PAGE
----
sar tool

Christofer C. Bell christofer.c.bell at
Sat Dec 17 00:40:20 UTC 2005

On 12/16/05, Chasecreek Systemhouse <chasecreek.systemhouse at> wrote:
> On 12/15/05, Al Sparks <data345 at> wrote:
> > I'm running RHES 4.  I installed sysstat 5.0.5-1 using up2date.
> > However, when I run sar, it's showing all zeros regarding disk
> > activity.  Other gnome tools do show disk activity.
> >
> > Is there a problem out there with that tool not working with the 2.6
> > kernel?
> If your system is mostly idle then there may not be any sar activity
> to report for disk processes.

If sar is called without any arguments, it will try to read
/var/log/sa/sarXX and /var/log/sa/saXX where XX is the current day of
the month.  You'll need to initialize these files yourself after
installing sar (or allow the rpm provided cron entry to do it for
you).  In order to get sar output without these accounting files in
place, you need to tell sar at what interval in seconds you want
output, and how many interrations you want output for.  Eg;

[cbell at circe ~]$ sar 1 5
Linux 2.6.14-1.1644_FC4 (      12/16/2005

06:32:11 PM       CPU     %user     %nice   %system   %iowait     %idle
06:32:12 PM       all      0.99      0.00      0.00      0.00     99.01
06:32:13 PM       all      0.00      0.00      0.00      0.00    100.00
06:32:14 PM       all      0.00      0.00      0.00      0.00    100.00
06:32:15 PM       all      0.00      0.00      0.99      0.00     99.01
06:32:16 PM       all      0.00      0.00      0.00      0.00    100.00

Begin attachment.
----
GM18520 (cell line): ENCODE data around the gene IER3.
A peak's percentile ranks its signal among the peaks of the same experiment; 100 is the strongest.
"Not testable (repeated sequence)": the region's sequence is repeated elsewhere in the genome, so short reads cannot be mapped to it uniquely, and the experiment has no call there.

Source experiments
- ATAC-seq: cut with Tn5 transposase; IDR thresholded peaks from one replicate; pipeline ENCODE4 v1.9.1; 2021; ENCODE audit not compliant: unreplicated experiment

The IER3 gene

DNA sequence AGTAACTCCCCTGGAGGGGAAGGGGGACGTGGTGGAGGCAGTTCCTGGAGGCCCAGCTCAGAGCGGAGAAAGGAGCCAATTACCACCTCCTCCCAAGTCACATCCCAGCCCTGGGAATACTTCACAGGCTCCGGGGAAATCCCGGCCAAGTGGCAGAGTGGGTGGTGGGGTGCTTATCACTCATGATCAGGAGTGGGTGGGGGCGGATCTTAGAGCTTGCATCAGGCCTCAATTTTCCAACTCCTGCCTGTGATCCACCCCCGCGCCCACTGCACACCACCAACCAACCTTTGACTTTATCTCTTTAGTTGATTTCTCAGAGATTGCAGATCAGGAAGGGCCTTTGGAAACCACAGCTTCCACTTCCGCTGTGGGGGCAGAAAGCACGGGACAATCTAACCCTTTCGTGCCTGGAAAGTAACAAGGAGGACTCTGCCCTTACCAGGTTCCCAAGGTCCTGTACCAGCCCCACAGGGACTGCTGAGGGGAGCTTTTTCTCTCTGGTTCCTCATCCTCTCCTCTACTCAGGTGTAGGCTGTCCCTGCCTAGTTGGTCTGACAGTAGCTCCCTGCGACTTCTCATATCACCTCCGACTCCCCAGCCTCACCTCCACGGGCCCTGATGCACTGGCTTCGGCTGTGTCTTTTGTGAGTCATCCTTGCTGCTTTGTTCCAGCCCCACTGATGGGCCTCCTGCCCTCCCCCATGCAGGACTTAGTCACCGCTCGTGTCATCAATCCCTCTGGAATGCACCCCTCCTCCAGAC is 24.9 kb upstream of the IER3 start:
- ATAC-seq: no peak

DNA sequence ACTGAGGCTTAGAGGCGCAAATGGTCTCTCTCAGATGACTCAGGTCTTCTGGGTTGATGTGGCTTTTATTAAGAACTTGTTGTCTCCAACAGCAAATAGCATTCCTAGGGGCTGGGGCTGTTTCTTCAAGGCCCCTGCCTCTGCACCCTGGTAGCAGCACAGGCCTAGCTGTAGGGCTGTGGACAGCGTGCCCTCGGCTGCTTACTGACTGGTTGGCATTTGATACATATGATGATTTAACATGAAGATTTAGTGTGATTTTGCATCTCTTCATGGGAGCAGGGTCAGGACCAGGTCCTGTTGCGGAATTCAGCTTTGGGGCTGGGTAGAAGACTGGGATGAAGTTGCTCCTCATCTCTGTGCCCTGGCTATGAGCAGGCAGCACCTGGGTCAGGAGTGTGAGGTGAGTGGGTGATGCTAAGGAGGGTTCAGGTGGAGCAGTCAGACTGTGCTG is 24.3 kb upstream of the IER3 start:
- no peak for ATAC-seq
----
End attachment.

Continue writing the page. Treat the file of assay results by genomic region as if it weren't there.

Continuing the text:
Average:          all      0.20      0.00      0.20      0.00     99.60
[cbell at circe ~]$

Installing the sar package drops a file in /etc/cron.d called sysstat
that collects performance data every 10 minutes and records it in the
/var/log/sa accounting files.  The link provided by Thomas Springer is
a really good basic overview of sar, and how to initialize those
accounting files:

The commands that initialize (and use) the accounting files are
actually what's being run out of that crontab file that the sysstat
package installs for you, so once you install it, you can wait 10
minutes or a day or whatever and get the information you're looking
for from "sar without any arguments."

To be honest, I've yet to determine what, exactly, the
/etc/init.d/sysstat init script does that's also installed by the
sysstat package.  It seems to create a /var/log/sa/sa file that's
never touched again.  In looking at the file, it doesn't run any
daemon, either.

Anyway, best of luck!


"I trust the Democrats to take away my money, which I can afford.  I
trust the Republicans to take away my freedom, which I cannot."

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